JPMorgan’s executives profess confidence in a model and a suite of services that has captured significant market share in the past few years. But the question for Mr Dimon, now that his bank has reached the top, is whether it can remain there.
Barclays Capital faces choppier waters
When Bob Diamond, the man who built Barclays’ investment banking arm, becomes chief executive of Barclays group next year, he will look back at a business that now competes head-to-head with Wall Street groups such as Goldman Sachs and Morgan Stanley.
Barclays Capital’s growth over the past 15 years can be partly attributed to its ability to trump competitors in areas such as fixed-income and foreign exchange, but even senior executives admit the firm has dodged a few bullets along the way. Mr Diamond’s audacious move to acquire the US operations of Lehman Brothers at the height of the financial crisis gave the bank size and scale on both sides of the Atlantic.
But BarCap was also known to be circling a weakened UBS, and narrowly missed what would have been a disastrous tie-up with ABN Amro, the Dutch bank that nearly sank Royal Bank of Scotland. Barclays may have avoided having to be bailed out by the UK government but it did not sidestep the boom in risky structured products – BarCap has written off billions in toxic subprime assets.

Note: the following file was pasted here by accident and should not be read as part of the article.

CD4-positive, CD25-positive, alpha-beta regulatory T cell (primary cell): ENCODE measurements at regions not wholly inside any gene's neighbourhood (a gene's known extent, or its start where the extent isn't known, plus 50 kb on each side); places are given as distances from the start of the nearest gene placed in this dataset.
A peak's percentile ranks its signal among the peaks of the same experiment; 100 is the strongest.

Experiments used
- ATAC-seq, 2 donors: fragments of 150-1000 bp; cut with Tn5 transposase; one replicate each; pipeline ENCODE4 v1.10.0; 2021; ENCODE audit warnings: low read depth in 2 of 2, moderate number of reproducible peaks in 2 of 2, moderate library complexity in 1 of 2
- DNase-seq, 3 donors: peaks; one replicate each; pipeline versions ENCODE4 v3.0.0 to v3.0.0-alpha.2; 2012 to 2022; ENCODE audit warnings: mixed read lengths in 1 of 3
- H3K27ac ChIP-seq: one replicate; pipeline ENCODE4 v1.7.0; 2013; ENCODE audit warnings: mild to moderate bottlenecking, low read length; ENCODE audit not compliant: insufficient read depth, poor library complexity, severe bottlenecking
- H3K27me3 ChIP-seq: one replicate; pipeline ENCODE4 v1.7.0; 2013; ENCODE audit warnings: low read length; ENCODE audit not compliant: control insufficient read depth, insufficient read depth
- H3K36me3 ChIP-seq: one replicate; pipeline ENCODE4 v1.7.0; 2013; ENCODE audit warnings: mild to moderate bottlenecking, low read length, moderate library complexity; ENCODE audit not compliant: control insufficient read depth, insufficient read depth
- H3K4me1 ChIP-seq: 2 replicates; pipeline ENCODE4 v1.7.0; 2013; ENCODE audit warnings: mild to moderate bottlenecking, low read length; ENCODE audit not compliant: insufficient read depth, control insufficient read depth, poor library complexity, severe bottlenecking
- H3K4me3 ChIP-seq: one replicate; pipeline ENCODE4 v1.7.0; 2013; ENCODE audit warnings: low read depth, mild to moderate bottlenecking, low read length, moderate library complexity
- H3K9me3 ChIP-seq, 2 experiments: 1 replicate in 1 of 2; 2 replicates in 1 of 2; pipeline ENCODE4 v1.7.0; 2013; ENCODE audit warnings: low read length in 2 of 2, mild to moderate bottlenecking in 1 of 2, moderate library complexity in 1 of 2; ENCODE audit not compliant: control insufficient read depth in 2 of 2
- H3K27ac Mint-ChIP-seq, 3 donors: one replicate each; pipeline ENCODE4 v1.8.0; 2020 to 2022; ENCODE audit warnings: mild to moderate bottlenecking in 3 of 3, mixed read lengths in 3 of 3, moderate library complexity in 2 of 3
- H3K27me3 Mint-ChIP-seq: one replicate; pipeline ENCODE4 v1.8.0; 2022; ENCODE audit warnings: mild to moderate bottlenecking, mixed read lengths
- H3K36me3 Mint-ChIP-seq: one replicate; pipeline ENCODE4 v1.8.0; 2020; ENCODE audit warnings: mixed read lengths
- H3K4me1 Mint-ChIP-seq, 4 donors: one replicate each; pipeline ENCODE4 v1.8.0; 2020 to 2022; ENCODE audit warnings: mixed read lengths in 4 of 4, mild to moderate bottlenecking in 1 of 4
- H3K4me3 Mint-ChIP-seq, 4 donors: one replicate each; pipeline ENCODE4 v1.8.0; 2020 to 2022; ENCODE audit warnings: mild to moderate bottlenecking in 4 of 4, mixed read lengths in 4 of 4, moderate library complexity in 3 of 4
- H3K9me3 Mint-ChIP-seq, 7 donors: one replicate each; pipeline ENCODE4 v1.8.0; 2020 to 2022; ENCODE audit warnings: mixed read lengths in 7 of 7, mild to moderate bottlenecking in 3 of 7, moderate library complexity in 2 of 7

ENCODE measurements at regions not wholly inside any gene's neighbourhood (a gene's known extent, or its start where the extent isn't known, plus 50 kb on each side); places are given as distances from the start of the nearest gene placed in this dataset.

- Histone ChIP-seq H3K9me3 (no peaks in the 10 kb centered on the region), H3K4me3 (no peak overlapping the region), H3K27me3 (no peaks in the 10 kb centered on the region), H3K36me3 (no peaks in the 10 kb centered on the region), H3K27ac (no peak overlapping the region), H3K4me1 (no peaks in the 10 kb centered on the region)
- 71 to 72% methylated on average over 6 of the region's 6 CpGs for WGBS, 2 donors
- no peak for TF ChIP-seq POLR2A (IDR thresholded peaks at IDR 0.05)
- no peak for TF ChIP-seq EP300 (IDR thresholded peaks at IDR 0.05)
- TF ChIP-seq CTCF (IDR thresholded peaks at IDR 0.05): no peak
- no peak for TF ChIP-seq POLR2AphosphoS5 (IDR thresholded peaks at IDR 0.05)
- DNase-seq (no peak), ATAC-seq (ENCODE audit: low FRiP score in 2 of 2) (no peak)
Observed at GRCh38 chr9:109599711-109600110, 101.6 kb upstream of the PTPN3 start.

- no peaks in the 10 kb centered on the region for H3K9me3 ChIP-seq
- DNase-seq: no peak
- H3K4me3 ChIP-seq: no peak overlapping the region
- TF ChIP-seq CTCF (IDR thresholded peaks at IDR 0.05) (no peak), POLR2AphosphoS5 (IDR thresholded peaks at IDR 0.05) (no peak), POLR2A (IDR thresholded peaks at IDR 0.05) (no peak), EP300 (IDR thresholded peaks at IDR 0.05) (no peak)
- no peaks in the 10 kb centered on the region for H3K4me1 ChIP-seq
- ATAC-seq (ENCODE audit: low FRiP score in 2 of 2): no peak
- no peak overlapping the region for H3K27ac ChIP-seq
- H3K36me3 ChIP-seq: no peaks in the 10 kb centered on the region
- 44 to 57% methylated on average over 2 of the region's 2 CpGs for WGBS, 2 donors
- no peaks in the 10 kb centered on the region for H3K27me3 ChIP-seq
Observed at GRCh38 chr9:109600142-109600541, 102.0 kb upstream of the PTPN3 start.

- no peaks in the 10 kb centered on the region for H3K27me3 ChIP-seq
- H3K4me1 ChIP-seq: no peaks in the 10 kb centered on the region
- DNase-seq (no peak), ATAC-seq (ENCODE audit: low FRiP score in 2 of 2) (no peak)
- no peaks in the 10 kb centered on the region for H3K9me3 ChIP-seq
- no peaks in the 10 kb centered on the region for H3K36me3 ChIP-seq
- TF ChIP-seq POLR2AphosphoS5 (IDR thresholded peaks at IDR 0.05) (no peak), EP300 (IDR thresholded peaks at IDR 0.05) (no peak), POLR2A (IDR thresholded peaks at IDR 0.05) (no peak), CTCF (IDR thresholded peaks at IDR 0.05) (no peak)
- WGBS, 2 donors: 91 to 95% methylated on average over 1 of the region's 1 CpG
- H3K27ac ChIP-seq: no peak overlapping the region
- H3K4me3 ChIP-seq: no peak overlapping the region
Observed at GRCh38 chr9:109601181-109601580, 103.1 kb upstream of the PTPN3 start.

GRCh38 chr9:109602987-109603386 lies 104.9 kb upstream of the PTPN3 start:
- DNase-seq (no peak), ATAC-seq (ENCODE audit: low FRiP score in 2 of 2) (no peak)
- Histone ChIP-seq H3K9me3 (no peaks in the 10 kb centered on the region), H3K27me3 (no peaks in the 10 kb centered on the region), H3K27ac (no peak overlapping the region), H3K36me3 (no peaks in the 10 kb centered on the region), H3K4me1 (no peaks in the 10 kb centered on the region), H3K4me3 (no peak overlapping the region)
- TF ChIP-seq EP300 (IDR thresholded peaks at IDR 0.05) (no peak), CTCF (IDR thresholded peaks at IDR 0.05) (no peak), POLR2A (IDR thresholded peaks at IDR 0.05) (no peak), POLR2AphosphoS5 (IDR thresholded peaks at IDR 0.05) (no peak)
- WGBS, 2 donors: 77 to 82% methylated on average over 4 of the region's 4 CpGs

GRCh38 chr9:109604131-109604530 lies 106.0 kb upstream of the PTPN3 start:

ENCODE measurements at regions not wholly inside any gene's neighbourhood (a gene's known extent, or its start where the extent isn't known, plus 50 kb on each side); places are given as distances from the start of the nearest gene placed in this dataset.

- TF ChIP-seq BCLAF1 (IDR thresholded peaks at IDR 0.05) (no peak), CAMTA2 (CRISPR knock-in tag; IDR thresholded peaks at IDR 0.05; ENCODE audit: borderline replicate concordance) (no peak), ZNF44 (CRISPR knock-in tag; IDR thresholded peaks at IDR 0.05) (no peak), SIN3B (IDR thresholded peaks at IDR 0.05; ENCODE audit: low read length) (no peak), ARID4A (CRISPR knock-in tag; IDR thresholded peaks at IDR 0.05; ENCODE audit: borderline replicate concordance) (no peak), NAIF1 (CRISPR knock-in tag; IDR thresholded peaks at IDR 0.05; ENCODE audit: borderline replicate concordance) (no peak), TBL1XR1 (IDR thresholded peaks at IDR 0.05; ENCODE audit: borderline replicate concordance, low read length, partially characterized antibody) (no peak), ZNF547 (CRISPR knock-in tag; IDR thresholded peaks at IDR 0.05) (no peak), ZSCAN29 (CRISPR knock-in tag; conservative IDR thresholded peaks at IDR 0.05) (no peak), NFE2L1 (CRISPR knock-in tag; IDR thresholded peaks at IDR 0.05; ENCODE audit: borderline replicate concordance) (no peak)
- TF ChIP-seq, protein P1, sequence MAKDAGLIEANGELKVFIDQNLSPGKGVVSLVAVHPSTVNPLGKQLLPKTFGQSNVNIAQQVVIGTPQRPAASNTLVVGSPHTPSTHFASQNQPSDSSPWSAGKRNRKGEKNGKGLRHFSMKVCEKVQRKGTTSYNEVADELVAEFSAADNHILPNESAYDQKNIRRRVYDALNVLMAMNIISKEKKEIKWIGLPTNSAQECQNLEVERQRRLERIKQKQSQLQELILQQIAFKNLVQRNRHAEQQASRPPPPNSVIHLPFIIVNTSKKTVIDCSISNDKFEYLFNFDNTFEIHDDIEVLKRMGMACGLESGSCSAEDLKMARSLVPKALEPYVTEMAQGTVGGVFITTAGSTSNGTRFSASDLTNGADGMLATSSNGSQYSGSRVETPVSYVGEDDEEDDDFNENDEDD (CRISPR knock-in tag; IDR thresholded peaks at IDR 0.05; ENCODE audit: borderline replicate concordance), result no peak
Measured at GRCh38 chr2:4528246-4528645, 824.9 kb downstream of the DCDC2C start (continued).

BarCap, which is now headed by two of Mr Diamond’s long-serving lieutenants, Jerry del Missier and Rich Ricci, faces choppier waters than some of its competitors. A UK government-commissioned panel is examining the future structure of the banking industry, and still could recommend a forced separation of investment banking and retail banking operations.
On the business side, BarCap has invested heavily in building its advisory and equities franchises in Europe and Asia. But its progress continues to be constrained by volatile markets and weak M&A activity. Moving Mr Diamond, arguably the UK’s most famous banker, into the top job could also further intensify political and public scrutiny of BarCap’s operations, especially if it continues to deliver the lion’s share of the group’s profits.
Nomura’s challenge is winning market share